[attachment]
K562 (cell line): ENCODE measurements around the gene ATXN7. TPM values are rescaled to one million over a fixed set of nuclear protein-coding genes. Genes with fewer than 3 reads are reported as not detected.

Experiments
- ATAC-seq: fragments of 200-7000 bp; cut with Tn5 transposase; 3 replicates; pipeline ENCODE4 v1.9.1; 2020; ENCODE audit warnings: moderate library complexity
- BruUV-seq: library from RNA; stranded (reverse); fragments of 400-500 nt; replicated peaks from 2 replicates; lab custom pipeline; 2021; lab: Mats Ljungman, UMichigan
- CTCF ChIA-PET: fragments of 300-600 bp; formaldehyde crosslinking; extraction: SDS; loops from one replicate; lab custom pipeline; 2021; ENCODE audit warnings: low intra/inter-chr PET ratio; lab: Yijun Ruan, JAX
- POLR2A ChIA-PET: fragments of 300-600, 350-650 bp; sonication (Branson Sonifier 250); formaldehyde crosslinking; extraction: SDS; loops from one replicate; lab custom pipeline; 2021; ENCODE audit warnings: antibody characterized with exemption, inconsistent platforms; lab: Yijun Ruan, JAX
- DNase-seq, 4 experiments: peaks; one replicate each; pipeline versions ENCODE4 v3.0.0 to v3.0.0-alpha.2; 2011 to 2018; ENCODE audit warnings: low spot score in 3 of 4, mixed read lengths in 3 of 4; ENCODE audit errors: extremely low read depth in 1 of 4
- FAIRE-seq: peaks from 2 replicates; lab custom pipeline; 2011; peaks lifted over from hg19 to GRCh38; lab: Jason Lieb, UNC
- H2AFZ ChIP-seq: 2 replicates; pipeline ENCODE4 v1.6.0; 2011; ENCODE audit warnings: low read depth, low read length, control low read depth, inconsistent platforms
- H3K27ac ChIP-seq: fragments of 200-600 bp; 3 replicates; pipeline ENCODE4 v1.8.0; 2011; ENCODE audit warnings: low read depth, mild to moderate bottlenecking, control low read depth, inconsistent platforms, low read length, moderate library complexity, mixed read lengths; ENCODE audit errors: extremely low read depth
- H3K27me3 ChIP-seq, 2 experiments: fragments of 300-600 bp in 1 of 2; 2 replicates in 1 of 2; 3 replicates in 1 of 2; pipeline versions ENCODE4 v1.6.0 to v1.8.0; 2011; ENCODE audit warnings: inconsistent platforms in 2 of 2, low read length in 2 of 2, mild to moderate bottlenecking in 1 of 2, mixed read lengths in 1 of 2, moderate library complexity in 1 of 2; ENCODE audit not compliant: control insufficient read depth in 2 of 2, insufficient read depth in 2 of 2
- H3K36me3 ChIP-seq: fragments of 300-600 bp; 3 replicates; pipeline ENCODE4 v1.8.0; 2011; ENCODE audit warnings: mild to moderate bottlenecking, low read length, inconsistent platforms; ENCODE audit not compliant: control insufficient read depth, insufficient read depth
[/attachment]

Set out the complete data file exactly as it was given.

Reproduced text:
K562 (cell line): ENCODE measurements around the gene ATXN7. TPM values are rescaled to one million over a fixed set of nuclear protein-coding genes. Genes with fewer than 3 reads are reported as not detected.

Experiments
- ATAC-seq: fragments of 200-7000 bp; cut with Tn5 transposase; 3 replicates; pipeline ENCODE4 v1.9.1; 2020; ENCODE audit warnings: moderate library complexity
- BruUV-seq: library from RNA; stranded (reverse); fragments of 400-500 nt; replicated peaks from 2 replicates; lab custom pipeline; 2021; lab: Mats Ljungman, UMichigan
- CTCF ChIA-PET: fragments of 300-600 bp; formaldehyde crosslinking; extraction: SDS; loops from one replicate; lab custom pipeline; 2021; ENCODE audit warnings: low intra/inter-chr PET ratio; lab: Yijun Ruan, JAX
- POLR2A ChIA-PET: fragments of 300-600, 350-650 bp; sonication (Branson Sonifier 250); formaldehyde crosslinking; extraction: SDS; loops from one replicate; lab custom pipeline; 2021; ENCODE audit warnings: antibody characterized with exemption, inconsistent platforms; lab: Yijun Ruan, JAX
- DNase-seq, 4 experiments: peaks; one replicate each; pipeline versions ENCODE4 v3.0.0 to v3.0.0-alpha.2; 2011 to 2018; ENCODE audit warnings: low spot score in 3 of 4, mixed read lengths in 3 of 4; ENCODE audit errors: extremely low read depth in 1 of 4
- FAIRE-seq: peaks from 2 replicates; lab custom pipeline; 2011; peaks lifted over from hg19 to GRCh38; lab: Jason Lieb, UNC
- H2AFZ ChIP-seq: 2 replicates; pipeline ENCODE4 v1.6.0; 2011; ENCODE audit warnings: low read depth, low read length, control low read depth, inconsistent platforms
- H3K27ac ChIP-seq: fragments of 200-600 bp; 3 replicates; pipeline ENCODE4 v1.8.0; 2011; ENCODE audit warnings: low read depth, mild to moderate bottlenecking, control low read depth, inconsistent platforms, low read length, moderate library complexity, mixed read lengths; ENCODE audit errors: extremely low read depth
- H3K27me3 ChIP-seq, 2 experiments: fragments of 300-600 bp in 1 of 2; 2 replicates in 1 of 2; 3 replicates in 1 of 2; pipeline versions ENCODE4 v1.6.0 to v1.8.0; 2011; ENCODE audit warnings: inconsistent platforms in 2 of 2, low read length in 2 of 2, mild to moderate bottlenecking in 1 of 2, mixed read lengths in 1 of 2, moderate library complexity in 1 of 2; ENCODE audit not compliant: control insufficient read depth in 2 of 2, insufficient read depth in 2 of 2
- H3K36me3 ChIP-seq: fragments of 300-600 bp; 3 replicates; pipeline ENCODE4 v1.8.0; 2011; ENCODE audit warnings: mild to moderate bottlenecking, low read length, inconsistent platforms; ENCODE audit not compliant: control insufficient read depth, insufficient read depth